The four wires connected to driver board

Mitsumi M49SP-3K

Preamble

I found a stepper motor at the night market just off Pracha Songkro, for 10 baht

Mitsumi M49SP-3K Stepper
Mitsumi M49SP-3K Stepper

It is slightly damaged

Unfortunately, the connector part of the PCB was broken off, leaving only the 8 solder points, meaning that I am missing the connector. This is what it should look like:

M49SP-3K Stepper PCB
M49SP-3K Stepper PCB

and this is what mine looks like

Mitsumi stepper motor with broken PCB
Mitsumi stepper motor with broken PCB

From Arduino/Junk pile steeper motor survey, the photo shows that there are two pairs, orange/yellow and brown/black:

The four wires connected to driver board
The four wires connected to driver board

However, the question is how do these four wires connect to the eight solder points?

The answer is given on What Is The Difference Between 4-Wire, 6-Wire, and 8-Wire Stepper Motors?

Problem:
I have a stepper motor with either 4, 6, or 8 lead wires available to connect to a stepper drive. What is the difference between these wiring types, and does this affect how I connect the motor to my drive?

Solution:
The basic operation of any stepper motor relies on the use of inductive coils which push or pull the rotor through its rotation when they are energized. A pair of wire leads coming from a stepper motor will correspond to at least one of these windings and possibly more depending on the motor type. In each of the following cases a chassis ground lead is also pictured to ensure the motor is correctly grounded.

4-Wire Stepper Motors
While many motors take advantage of 6- and 8-wire configurations, the majority of bipolar (one winding per phase) stepper motors provide four wires to connect to the motor windings. A basic 4-wire stepper motor is shown in Figure 1. Connecting this motor type is very straightforward and simply requires connecting the A and A’ leads to the corresponding phase outputs on your motor drive.

Figure 1 : 4-Wire Stepper Motor
Figure 1 : 4-Wire Stepper Motor

6-Wire Stepper Motors
A 6-wire stepper motor is similar to a 4-wire configuration with the added feature of a common tapplaced between either end of each phase as shown in Figure 2. Stepper motors with these center taps are often referred to as unipolar motors. This wiring configuration is best suited for applications requiring high torque at relatively low speeds. Most National Instruments stepper motor interfaces do not support 6-wire stepper motors, although some motors do not require the center taps to be used and can be connected normally as a 4-wire motor.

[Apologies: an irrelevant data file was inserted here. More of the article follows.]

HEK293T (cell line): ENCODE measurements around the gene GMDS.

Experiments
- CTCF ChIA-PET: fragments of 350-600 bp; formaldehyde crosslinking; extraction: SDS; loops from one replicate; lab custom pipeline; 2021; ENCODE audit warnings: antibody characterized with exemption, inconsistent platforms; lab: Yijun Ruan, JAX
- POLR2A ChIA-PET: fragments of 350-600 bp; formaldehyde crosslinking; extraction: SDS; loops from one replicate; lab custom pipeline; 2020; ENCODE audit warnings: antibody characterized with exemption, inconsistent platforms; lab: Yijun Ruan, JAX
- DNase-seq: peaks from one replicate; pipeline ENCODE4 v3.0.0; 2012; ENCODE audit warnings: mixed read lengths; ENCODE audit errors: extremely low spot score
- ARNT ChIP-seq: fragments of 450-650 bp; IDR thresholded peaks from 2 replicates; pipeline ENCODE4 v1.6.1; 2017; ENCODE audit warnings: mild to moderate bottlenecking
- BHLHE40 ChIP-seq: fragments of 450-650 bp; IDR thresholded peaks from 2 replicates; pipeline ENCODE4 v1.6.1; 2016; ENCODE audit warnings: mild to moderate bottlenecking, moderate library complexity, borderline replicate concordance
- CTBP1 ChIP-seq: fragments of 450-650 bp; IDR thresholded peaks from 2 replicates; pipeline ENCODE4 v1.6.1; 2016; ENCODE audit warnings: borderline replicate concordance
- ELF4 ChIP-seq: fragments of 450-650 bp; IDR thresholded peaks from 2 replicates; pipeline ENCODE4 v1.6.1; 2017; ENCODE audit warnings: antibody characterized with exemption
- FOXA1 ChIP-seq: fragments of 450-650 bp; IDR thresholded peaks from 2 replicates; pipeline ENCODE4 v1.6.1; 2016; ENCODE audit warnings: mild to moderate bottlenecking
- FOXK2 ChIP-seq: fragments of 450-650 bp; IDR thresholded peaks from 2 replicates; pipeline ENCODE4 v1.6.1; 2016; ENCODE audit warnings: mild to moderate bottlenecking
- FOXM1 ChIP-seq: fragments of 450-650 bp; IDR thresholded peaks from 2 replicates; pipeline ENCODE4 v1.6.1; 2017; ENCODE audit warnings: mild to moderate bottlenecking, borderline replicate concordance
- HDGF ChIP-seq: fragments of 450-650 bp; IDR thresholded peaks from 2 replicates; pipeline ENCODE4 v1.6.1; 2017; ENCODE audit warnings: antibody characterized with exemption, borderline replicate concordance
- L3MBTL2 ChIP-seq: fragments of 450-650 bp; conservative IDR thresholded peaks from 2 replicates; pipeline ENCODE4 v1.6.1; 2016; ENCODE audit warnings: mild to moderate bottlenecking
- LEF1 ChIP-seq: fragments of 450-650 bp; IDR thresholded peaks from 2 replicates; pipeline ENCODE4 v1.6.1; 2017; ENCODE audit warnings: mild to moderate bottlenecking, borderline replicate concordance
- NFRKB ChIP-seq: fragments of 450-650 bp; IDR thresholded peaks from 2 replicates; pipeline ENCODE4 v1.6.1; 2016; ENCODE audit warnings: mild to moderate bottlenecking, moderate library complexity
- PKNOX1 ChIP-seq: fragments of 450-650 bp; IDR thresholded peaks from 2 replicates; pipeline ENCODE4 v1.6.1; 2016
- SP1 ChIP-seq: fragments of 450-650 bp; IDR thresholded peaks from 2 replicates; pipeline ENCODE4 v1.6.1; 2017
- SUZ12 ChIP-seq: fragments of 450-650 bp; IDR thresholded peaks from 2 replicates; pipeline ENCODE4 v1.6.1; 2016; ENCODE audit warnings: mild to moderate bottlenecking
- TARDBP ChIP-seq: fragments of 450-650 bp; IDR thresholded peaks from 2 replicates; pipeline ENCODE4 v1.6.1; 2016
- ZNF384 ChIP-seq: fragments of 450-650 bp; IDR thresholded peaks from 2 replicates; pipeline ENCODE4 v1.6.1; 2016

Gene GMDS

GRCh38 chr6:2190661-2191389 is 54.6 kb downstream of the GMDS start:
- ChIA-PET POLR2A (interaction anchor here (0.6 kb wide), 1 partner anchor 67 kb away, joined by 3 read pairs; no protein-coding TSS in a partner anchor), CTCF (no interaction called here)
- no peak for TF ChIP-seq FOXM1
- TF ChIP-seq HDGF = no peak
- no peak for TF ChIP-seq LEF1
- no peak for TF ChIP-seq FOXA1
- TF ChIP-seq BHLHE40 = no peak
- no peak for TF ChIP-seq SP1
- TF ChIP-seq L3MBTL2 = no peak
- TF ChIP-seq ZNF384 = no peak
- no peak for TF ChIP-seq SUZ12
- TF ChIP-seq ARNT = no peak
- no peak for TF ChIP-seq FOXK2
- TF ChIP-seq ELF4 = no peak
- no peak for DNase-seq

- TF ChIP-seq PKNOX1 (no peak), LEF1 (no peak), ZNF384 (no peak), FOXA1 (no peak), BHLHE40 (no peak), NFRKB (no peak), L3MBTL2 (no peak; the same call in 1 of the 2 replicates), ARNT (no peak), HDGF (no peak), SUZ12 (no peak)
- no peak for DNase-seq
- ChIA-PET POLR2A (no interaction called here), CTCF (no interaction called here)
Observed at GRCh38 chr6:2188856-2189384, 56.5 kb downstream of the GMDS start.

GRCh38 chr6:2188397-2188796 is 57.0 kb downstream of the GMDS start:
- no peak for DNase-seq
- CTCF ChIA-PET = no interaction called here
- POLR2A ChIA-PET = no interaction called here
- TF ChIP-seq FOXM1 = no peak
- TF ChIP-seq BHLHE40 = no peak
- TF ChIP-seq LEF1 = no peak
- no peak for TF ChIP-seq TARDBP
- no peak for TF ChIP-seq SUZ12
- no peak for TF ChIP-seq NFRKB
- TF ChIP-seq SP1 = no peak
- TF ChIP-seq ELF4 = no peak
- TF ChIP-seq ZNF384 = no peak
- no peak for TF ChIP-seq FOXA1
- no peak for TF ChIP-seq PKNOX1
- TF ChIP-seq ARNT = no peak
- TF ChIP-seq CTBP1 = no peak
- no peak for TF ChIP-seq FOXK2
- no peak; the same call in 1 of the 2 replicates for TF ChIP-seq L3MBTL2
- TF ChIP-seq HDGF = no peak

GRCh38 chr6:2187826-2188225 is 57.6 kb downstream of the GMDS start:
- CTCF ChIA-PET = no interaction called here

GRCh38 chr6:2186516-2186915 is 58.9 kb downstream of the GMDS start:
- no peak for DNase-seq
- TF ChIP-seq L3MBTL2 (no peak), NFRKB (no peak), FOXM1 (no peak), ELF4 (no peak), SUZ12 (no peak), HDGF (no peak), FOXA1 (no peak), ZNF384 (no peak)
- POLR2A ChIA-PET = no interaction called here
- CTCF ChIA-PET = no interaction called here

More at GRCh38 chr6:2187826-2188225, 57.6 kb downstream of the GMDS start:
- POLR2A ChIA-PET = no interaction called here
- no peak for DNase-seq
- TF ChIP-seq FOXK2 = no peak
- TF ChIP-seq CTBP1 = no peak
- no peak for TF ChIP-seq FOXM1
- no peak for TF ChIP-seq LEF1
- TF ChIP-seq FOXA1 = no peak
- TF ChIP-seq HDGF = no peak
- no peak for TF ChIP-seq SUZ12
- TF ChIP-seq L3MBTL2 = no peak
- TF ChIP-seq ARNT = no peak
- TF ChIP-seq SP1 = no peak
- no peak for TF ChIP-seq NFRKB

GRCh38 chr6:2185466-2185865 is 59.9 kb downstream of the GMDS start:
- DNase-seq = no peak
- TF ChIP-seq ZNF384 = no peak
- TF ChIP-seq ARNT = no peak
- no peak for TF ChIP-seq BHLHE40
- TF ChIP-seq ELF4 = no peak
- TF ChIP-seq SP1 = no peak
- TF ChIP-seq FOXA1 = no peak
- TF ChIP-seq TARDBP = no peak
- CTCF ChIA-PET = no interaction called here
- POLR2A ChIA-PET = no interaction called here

Figure 2 : 6-Wire Stepper Motor (Left)  8-Wire Stepper Motor in Parallel (Right)
Figure 2 : 6-Wire Stepper Motor (Left) 8-Wire Stepper Motor in Parallel (Right)

8-Wire Stepper Motors
Some motors are also offered in 8-wire configurations allowing for multiple wiring configurations depending on whether the motor’s speed or torque is more important. An 8-wire stepper motor can be connected with the windings in either series or parallel. Figure 3 shows an 8-wire stepper motor with both windings of each phase connected in series. This configuration is very similar to the 6-wire configuration and similarly offers the most torque per amp at the expense of high speed performance.

Figure 3: 8-Wire Stepper Motor (Series Configuration)
Figure 3: 8-Wire Stepper Motor (Series Configuration)

It is also possible to connect an 8-wire stepper motor with the windings of each phase connected in parallel as shown in Figure 4. This configuration will enable better high speed operation while requiring more current to produce the rated torque. This connection type is sometimes known as parallel bipolar wiring.

Figure 4: 8-Wire Stepper Motor (Parallel Configuration)
Figure 4: 8-Wire Stepper Motor (Parallel Configuration)

Although every stepper motor operates in the same basic way, it is important to understand the difference between each wiring type and when each should be used.

So, it seems that even though this stepper motor comes normally as a four wire configuration, as the PCB is missing, I can configure it as I see fit in either a 4, 6, 8 (series) or 8 (parallel) wire setup, depending on how I connect the 8 “taps”, to the windings, up.

The only issue is now, of course, which tap corresponds to which winding? Testing for continuity, with a multimeter, will only tell me which coils are which – however, the middle and end taps of each coil will all appear be connected, due to d.c. current.